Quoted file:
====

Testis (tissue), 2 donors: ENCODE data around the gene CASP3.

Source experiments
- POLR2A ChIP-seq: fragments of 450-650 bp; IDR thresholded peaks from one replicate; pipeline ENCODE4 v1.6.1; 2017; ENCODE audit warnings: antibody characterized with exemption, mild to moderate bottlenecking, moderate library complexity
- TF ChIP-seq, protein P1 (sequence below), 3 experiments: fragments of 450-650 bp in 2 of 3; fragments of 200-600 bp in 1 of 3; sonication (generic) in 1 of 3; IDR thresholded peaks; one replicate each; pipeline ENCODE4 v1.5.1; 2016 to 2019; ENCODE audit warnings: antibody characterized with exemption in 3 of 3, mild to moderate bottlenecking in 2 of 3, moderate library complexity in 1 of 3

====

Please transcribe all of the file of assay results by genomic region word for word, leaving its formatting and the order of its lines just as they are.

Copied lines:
Testis (tissue), 2 donors: ENCODE data around the gene CASP3.

Source experiments
- POLR2A ChIP-seq: fragments of 450-650 bp; IDR thresholded peaks from one replicate; pipeline ENCODE4 v1.6.1; 2017; ENCODE audit warnings: antibody characterized with exemption, mild to moderate bottlenecking, moderate library complexity
- TF ChIP-seq, protein P1 (sequence below), 3 experiments: fragments of 450-650 bp in 2 of 3; fragments of 200-600 bp in 1 of 3; sonication (generic) in 1 of 3; IDR thresholded peaks; one replicate each; pipeline ENCODE4 v1.5.1; 2016 to 2019; ENCODE audit warnings: antibody characterized with exemption in 3 of 3, mild to moderate bottlenecking in 2 of 3, moderate library complexity in 1 of 3